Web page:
The Poor People’s Campaign is –co-chaired by social justice activists Rev. Dr. William Barber II and Rev. Dr. Liz Theoharis.
“The linked evils of voter suppression laws, mass incarceration, bloated military spending, and a lack of access to clean air and water require everyone who believes in justice to come together,” Theoharis said in a written statement. “Our movement is breaking down barriers by uniting poor and marginalized people, moral leaders and people of all backgrounds to fight for a common moral agenda,”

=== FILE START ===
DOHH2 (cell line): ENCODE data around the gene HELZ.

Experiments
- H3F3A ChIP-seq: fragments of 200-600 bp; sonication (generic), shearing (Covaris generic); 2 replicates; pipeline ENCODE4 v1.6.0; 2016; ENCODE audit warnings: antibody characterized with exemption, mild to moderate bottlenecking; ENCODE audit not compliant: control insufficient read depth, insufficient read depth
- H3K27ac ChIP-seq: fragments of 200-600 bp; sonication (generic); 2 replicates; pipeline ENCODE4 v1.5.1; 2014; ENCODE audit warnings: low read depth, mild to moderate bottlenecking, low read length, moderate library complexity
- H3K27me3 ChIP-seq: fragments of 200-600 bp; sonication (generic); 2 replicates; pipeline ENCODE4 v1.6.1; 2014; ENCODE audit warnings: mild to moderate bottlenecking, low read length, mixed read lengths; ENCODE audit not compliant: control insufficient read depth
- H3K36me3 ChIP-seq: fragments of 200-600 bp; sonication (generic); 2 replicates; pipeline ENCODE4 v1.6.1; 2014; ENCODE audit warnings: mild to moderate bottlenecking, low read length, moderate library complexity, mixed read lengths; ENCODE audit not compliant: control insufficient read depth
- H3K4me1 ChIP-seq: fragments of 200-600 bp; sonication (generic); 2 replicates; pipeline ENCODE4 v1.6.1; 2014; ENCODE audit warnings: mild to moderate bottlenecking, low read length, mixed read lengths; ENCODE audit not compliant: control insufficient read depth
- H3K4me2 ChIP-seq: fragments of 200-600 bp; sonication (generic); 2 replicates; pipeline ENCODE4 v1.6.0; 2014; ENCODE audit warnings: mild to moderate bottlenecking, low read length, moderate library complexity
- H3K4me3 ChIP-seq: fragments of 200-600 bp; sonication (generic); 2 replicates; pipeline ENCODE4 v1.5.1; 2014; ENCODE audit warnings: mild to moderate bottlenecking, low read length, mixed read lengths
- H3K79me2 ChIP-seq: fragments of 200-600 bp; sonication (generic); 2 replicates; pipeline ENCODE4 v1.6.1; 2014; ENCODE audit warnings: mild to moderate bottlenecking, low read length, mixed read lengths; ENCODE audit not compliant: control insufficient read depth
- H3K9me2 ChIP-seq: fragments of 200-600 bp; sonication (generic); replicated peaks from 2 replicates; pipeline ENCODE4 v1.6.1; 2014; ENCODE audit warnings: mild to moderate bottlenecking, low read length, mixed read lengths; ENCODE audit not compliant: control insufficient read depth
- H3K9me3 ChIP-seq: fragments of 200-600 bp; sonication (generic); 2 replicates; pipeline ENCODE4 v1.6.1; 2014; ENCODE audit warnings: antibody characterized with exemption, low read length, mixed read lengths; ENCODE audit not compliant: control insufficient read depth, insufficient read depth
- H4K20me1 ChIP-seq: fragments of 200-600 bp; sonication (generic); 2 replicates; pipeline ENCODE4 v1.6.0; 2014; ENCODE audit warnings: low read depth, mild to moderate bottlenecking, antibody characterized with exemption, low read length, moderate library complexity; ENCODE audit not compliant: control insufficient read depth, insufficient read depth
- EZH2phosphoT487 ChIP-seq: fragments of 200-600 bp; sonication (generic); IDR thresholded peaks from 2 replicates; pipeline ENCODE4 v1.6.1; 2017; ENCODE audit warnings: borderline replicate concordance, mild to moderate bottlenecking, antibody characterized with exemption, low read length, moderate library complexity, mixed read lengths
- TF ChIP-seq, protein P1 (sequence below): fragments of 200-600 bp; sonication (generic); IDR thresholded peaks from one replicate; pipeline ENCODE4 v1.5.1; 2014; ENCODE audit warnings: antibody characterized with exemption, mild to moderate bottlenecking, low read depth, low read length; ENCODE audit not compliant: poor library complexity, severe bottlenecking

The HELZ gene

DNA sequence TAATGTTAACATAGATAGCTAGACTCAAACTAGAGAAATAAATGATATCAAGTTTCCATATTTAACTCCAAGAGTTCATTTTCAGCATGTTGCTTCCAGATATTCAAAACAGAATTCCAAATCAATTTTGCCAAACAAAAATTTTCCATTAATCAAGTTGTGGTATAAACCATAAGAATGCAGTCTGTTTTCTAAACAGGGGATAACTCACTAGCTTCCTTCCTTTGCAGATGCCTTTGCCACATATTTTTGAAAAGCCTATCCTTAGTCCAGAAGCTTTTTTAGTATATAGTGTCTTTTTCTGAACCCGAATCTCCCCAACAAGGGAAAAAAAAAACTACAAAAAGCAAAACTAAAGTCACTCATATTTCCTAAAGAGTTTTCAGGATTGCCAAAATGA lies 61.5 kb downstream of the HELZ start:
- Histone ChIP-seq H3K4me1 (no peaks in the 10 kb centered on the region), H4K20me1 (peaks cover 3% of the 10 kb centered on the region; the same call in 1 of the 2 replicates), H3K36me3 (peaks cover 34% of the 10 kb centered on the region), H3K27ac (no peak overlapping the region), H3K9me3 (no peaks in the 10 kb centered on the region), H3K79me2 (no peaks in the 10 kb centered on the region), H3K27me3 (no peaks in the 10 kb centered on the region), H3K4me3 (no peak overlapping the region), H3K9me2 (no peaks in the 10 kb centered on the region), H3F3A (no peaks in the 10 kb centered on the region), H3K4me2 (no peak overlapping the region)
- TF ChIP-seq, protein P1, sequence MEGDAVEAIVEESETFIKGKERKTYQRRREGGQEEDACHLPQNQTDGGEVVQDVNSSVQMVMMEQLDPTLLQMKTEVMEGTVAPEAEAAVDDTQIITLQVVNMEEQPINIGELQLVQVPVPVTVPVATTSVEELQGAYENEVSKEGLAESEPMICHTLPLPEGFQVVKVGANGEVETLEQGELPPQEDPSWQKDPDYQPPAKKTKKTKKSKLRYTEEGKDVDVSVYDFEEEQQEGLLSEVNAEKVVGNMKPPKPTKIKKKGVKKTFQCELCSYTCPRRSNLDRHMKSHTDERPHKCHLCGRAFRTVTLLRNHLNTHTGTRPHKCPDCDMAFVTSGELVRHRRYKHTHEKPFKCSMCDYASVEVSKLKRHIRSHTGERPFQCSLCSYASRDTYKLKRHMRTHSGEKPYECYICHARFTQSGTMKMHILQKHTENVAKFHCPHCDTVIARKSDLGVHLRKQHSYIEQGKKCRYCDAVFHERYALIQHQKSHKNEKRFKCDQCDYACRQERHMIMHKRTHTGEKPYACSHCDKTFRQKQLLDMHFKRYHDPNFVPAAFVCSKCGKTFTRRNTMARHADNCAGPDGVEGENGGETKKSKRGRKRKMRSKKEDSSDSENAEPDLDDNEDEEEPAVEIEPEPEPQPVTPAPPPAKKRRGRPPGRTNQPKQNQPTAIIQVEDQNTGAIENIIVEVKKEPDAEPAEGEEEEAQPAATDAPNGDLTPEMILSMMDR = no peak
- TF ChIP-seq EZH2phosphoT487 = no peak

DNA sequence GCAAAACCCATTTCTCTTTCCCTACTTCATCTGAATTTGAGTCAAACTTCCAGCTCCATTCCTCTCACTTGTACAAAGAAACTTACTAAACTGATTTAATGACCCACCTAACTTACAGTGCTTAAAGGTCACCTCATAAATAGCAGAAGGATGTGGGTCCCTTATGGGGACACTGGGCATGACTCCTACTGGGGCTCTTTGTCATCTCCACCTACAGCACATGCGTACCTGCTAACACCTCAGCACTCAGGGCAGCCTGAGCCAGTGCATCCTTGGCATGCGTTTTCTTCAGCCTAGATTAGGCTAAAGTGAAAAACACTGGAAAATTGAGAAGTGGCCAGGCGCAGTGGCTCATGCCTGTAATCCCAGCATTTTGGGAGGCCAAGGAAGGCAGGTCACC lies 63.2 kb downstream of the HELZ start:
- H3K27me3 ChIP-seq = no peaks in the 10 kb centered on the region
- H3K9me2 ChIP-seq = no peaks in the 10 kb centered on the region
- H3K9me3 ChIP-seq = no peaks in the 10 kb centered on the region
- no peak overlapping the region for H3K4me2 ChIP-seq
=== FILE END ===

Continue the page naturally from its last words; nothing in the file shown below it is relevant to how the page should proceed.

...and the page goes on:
Individuals and organizations can sign up for the campaign at www.poorpeoplescampaign.org. Organizations can also endorse the state campaign and can join the statewide steering committee.
Meanwhile, those already involved are taking action by taking aim at the state budget.
“ Lawmakers in Albany are talking about a budget deficit and the need for cuts, but we know that if the wealthiest pay their fair share we can afford to provide the education, health care, housing and services that benefit all of us,” said McNeill. “Passing an expanded multi-millionaire’s tax, closing the carried-interest tax loophole and addressing the inequities of the new federal tax law would bring billions in new revenue for essential needs.”
Events in New York
Monday, May 14th